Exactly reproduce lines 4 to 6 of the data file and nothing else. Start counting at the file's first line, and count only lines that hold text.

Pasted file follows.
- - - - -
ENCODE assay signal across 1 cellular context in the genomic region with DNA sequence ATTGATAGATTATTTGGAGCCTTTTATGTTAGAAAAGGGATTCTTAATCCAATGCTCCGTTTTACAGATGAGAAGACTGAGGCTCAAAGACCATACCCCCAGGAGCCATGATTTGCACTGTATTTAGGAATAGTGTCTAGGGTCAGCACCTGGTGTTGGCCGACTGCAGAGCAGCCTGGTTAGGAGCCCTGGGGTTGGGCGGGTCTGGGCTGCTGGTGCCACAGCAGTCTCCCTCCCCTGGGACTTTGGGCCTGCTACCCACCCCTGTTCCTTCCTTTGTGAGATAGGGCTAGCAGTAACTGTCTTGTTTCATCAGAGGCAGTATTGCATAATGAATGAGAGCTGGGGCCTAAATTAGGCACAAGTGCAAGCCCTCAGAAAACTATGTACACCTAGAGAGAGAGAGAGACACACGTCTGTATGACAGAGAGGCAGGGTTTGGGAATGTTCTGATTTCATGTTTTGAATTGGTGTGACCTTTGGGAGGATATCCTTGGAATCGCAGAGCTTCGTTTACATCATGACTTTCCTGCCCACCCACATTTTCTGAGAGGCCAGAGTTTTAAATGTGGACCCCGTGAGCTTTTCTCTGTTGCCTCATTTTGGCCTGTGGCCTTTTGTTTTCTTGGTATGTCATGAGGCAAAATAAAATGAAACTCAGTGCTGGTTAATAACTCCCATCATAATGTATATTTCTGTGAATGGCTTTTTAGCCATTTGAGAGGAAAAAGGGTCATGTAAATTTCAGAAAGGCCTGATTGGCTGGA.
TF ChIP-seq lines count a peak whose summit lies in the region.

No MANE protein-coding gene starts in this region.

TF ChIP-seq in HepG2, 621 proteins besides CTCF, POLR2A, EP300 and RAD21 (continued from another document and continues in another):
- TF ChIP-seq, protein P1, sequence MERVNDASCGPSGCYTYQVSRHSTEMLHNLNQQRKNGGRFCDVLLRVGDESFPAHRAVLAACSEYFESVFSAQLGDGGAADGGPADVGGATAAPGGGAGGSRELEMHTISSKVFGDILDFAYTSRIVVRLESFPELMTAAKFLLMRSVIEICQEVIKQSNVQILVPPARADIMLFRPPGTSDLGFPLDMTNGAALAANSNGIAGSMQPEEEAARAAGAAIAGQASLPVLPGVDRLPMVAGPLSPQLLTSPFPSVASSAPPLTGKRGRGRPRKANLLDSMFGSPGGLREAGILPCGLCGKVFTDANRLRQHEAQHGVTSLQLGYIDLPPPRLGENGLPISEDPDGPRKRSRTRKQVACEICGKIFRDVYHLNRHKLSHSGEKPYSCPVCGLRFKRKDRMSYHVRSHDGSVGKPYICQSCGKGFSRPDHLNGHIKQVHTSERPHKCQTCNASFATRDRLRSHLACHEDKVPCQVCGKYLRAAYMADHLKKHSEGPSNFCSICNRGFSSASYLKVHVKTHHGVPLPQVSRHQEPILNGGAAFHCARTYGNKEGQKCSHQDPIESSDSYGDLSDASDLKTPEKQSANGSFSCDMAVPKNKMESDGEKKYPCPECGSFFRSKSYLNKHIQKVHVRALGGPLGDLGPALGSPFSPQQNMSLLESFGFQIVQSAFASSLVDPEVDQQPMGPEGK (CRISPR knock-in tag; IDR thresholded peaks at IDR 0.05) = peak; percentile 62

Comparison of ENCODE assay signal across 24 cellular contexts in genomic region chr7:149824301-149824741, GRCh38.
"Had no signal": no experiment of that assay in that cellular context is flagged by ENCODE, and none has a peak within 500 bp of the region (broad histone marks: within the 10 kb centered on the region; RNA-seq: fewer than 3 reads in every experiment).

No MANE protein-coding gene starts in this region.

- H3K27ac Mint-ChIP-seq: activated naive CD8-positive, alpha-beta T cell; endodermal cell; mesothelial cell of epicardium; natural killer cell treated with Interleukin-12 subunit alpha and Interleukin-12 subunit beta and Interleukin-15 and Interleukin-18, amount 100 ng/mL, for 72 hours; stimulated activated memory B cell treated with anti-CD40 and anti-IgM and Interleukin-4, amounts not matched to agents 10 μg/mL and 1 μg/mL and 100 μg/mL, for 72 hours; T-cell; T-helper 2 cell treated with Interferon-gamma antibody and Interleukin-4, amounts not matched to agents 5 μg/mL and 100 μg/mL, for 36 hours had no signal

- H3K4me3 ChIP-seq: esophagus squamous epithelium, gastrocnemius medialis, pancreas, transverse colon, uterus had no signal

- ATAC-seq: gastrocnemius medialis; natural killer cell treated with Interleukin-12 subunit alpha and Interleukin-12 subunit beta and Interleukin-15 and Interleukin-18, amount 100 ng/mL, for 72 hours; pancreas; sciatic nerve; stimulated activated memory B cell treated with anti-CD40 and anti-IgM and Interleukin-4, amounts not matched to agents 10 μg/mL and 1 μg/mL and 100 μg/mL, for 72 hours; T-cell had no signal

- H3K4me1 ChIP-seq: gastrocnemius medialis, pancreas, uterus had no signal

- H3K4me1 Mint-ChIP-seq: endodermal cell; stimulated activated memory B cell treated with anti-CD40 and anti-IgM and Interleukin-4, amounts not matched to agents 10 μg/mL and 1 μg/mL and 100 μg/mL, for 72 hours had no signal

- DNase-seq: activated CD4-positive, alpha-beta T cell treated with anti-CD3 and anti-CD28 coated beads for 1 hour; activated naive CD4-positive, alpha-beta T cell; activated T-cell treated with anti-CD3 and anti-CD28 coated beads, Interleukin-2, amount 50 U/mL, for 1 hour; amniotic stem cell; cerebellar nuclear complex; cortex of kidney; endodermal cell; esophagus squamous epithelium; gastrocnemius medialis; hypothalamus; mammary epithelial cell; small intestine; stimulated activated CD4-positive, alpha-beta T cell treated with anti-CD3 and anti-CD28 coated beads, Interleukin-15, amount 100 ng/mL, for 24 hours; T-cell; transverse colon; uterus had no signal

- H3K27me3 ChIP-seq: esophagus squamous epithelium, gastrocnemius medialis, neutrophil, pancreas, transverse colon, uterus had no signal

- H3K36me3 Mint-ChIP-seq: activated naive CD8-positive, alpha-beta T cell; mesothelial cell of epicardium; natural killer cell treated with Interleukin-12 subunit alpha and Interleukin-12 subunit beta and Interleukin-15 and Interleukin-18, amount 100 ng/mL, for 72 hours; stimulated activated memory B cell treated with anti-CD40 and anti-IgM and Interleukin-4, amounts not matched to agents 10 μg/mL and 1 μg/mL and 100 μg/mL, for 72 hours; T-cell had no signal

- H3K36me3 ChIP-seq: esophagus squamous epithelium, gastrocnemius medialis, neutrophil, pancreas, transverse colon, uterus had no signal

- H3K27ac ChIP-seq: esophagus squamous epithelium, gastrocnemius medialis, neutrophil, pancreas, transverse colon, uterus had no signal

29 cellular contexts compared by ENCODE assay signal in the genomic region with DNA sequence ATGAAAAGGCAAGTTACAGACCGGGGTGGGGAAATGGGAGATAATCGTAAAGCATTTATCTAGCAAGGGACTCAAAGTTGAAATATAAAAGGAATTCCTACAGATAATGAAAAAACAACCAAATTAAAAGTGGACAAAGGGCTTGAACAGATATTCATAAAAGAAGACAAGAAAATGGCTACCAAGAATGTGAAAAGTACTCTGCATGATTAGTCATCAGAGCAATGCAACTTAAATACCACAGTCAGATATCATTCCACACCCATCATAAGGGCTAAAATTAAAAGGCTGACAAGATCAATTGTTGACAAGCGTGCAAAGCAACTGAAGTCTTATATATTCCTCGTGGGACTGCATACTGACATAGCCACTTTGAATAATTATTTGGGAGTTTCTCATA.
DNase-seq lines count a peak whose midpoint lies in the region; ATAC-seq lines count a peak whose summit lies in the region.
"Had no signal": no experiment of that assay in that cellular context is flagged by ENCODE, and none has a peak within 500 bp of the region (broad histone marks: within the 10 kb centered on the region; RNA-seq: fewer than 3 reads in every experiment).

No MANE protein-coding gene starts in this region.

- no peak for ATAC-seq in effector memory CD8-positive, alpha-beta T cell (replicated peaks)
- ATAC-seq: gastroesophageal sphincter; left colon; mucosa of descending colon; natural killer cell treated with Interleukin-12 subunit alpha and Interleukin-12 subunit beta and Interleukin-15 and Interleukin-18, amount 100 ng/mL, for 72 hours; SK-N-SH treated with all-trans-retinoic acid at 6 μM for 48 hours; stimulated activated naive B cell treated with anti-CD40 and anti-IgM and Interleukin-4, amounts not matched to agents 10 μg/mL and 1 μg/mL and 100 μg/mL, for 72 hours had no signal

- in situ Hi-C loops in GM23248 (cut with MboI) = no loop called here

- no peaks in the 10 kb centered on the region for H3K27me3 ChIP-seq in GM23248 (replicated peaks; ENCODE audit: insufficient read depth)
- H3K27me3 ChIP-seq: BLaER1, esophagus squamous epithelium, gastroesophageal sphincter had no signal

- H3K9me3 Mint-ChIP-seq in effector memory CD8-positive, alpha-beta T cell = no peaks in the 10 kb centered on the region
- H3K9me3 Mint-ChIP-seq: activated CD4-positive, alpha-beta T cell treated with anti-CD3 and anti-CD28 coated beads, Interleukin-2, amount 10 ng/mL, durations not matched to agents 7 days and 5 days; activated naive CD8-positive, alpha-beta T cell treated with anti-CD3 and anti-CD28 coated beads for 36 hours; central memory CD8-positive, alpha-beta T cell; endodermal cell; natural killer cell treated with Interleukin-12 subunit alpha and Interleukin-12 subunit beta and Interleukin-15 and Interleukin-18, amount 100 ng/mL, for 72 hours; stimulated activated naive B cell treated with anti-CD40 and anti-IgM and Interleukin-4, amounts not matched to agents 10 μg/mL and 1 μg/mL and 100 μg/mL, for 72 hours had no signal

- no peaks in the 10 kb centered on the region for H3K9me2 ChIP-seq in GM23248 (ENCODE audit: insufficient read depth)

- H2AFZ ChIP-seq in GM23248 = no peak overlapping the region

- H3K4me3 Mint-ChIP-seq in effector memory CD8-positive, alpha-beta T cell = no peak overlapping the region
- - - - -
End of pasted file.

TF ChIP-seq in HepG2, 621 proteins besides CTCF, POLR2A, EP300 and RAD21 (continued from another document and continues in another):
- TF ChIP-seq, protein P1, sequence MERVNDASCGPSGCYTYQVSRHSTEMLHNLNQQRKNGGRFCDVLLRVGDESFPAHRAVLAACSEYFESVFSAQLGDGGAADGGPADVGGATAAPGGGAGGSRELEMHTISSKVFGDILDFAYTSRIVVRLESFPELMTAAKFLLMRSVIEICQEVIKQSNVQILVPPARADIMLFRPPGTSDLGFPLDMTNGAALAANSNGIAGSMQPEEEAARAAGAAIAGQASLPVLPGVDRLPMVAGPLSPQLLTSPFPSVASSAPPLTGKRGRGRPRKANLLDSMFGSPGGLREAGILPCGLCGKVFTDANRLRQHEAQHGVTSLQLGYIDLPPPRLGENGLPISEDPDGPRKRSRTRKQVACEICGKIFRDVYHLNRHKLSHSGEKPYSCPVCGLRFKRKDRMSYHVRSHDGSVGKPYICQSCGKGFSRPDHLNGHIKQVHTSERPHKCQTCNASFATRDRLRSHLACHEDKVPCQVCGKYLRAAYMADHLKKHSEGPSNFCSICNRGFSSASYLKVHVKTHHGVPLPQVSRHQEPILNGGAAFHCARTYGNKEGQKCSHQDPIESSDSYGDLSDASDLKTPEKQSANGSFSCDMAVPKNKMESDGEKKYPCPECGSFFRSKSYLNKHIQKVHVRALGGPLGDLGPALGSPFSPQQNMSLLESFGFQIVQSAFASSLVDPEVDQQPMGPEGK (CRISPR knock-in tag; IDR thresholded peaks at IDR 0.05) = peak; percentile 62

Comparison of ENCODE assay signal across 24 cellular contexts in genomic region chr7:149824301-149824741, GRCh38.